So while the the new Retina MacBook Pro is undoubtedly impressive, I can't help feeling that it is a bit half-assed. I remember when the first unibody MacBooks were launched, they were quickly redesigned to eliminate the flimsy battery cover and to increase battery capacity. I wonder if history will repeat itself? Whatever, we need a 13" MacBook pro with a retina display to appear pronto.
My god man have you looked at the pcs of the RMBP? This is perhaps one of the best engineered machines on the market right now. The only thing half assed is your view on the machine.
The other half-assed hardware upgrade was the MacPro.
Well this I agree with. It isn't just the Mac Pro but the entire desktop line up that has seen zero creativity in years. If one looks at how far Apple has come with the AIRs and the RMBP you have to wonder why the desktops have suffered so. A poor neglected step child gets more attention than the desktop line up.
How difficult would it have been to add new processors, a new GPU, Thunderbolt, and USB 3.0 support?
While we can blame some of this on Intel, Apples role here is significant.
Now we hear talk of a significantly updated Mac Pro next year. I'm hoping these official leaks are Apples way of saying don't buy this Mac Pro unless you really need it as we have a major update coming. All in all though they created a significant mess with the way this role out was handled and alienated many customers. The least hey could have done was come clean at WWDC and publically stated before role out, that the Mac Pro was getting an interim update. The hostility level would have been far less.
Tim Cook's message of reassurance was a commendable response, but how did Apple get this so wrong? As someone responsible for buying MacPro systems for a small business, the cost is usually sufficiently high that you don't want to do it that often. A lot of Pro users like to upgrade their laptops every year, but if you're running a business, you want as many years of life out of a desktop machine before you junk it. As things stand, we're very pleased with our Mac Pros. They work well and we have come-up against few problems that would necessitate a move to a more powerful system. We like Apple's incremental approach to upgrading systems because it reduces training and business risk. But,you know what, it really is time for a proper refresh. The net of this is that I feel Pro users have been let down buy Apple.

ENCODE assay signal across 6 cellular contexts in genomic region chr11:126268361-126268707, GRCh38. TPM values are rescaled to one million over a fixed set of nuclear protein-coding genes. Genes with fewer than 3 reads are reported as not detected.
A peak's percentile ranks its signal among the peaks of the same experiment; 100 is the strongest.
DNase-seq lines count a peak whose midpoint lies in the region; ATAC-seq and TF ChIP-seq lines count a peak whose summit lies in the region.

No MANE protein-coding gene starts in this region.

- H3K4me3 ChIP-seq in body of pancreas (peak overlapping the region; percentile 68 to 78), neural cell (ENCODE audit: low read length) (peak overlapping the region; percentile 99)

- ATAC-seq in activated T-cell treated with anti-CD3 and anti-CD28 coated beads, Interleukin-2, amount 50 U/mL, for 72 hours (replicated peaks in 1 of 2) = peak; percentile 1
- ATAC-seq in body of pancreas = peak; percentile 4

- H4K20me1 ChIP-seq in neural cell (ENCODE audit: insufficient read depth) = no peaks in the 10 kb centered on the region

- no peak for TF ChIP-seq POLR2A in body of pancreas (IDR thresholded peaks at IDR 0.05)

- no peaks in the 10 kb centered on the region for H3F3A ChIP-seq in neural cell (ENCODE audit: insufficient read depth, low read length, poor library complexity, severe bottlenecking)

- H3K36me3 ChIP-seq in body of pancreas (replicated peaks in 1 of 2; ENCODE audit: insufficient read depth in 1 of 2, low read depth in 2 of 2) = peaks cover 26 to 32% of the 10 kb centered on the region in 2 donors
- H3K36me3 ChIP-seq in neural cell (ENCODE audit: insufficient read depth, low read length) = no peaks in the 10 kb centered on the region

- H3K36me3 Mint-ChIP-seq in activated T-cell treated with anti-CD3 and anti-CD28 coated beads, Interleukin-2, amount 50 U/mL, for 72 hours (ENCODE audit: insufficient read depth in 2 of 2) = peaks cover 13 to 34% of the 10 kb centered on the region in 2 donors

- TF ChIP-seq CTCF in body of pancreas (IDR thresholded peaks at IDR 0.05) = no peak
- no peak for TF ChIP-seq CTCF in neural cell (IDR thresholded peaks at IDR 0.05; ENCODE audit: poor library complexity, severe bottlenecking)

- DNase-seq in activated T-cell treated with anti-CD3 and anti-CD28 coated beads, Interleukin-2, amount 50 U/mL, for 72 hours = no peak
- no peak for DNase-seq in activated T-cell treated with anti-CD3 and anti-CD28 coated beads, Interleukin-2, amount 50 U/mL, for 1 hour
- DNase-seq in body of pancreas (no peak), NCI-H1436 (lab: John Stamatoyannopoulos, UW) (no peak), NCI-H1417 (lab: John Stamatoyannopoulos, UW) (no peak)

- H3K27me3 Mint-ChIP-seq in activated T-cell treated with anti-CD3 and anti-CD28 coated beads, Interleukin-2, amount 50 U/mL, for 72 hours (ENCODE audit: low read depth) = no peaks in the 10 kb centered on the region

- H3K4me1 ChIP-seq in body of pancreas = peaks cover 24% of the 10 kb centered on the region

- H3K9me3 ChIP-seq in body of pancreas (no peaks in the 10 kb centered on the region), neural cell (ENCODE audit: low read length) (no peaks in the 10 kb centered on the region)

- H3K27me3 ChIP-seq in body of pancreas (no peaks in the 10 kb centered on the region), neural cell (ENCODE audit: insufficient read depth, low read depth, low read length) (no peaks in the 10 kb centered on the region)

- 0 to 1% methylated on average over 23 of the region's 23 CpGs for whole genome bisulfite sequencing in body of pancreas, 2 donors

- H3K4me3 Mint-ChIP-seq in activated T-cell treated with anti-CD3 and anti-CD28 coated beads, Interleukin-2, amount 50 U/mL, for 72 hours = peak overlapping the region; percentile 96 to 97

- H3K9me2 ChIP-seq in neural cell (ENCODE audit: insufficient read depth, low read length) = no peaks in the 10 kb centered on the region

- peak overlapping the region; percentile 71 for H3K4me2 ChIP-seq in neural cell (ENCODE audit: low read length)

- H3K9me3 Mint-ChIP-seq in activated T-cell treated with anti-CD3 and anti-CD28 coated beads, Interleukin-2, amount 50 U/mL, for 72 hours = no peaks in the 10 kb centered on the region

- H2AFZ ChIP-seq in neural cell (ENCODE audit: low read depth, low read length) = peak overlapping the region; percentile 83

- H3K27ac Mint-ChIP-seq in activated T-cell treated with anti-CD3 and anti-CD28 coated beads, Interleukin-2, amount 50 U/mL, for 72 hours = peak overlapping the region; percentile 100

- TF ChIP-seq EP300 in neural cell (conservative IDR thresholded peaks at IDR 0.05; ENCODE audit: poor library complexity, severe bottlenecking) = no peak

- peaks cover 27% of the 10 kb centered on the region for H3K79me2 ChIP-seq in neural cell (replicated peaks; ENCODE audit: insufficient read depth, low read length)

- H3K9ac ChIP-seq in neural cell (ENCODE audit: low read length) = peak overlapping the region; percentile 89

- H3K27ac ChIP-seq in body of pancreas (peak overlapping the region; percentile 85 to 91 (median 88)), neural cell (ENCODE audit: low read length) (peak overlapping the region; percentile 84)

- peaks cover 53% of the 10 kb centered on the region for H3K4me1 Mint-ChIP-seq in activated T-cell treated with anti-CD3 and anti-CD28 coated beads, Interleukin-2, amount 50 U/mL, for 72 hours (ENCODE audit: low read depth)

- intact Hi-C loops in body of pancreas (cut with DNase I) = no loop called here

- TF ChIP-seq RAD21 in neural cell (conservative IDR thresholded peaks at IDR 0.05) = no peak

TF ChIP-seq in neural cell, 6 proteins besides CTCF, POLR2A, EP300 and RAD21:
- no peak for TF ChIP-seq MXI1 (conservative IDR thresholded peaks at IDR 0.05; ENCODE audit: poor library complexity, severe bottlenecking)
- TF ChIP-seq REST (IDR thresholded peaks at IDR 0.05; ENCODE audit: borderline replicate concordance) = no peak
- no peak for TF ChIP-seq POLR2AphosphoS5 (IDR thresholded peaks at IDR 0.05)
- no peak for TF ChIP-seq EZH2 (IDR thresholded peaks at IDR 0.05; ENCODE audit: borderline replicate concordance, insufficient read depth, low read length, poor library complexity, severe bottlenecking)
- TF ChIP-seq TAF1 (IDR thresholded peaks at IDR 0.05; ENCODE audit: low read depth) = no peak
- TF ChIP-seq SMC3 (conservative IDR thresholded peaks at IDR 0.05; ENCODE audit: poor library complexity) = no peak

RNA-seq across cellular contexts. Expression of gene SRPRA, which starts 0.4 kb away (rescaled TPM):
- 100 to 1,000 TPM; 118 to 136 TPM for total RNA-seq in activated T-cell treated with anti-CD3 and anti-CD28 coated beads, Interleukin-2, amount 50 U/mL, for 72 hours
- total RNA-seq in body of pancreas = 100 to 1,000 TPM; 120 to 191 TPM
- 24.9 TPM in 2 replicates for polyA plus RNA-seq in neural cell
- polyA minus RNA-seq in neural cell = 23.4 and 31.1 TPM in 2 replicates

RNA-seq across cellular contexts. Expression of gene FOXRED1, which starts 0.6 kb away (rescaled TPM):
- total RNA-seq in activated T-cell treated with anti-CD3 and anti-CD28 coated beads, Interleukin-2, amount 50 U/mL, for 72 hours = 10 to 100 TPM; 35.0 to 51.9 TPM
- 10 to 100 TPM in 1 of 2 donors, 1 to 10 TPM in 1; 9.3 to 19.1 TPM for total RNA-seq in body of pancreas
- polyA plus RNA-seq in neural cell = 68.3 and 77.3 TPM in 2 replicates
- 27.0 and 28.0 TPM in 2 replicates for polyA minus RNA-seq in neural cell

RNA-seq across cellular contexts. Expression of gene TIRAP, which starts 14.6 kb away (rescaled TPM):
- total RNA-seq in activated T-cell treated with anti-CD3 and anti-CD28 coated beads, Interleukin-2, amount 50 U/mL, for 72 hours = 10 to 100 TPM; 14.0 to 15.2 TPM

They haven't been let down so much as given a poor option. In otherwords Apple realized that they needed to offer something better than the current Mac Pros as a hold over, but never indicated to customers what was going on. Further they never put the effort into the upgrade they should have. It does demonstrate a lack of ability to interface well with Pro users. The thing that really kills me though is a 3 year old video card, that is a move only a complete idiot would make.
With the MacBook Air consumers have been served well. These laptops are great machines. But the iMac, like the MacPro desktops, was also due for a refresh. Again, how difficult would it have been to to add new processors and GPUs? Apple could have bumped both the iMac and MacPro when Ivy Bridge launched a while back. So it is fair to say that consumers have been let down by the lack of an iMac refresh.
Apple does have a pattern of whipping the finger at desktop users. Frankly this is getting rather old, as is the same old crappy desktop hardware. The only thing Apple might have up their sleeves is an iMac and Mini roll out for the new OS release. However tying desktop hardware to a low profile roll out of Mountain Lion just sends the wrong message to desktop users.
In searching for answers to what I hope will be unrepeated miss-steps, I wonder if Apple has been a bit premature in announcing the post-PC age?
Don't obsess with marketing talk.
Despite the advent of the iPad for both pro users and consumers, I'd say that both desktop and laptop computers remain viable machines. As good as the iPad is, there are are a number of heavy duty tasks that are still performed better by a computer with a large screen and a keyboard. That's true for pro users (think video editing, image manipulation, handling large spreadsheets, creating image-intensive documents and presentations, designing applications and so on). It's also true for consumer users, may of whom perform the same tasks on a recreational basis. As larger touch screen devices appear, it seems likely that we'll move away from vertically mounted screens to horizontally positioned slates. The trouble is that they haven't been invented yet. When they come, voice input systems should aid the transition for desktop to pad. I tend to think that this transition will be gradual and driven as much by advances in software and UI design than system hardware design. So, for the moment, traditional laptop and desktop computers remain relevant.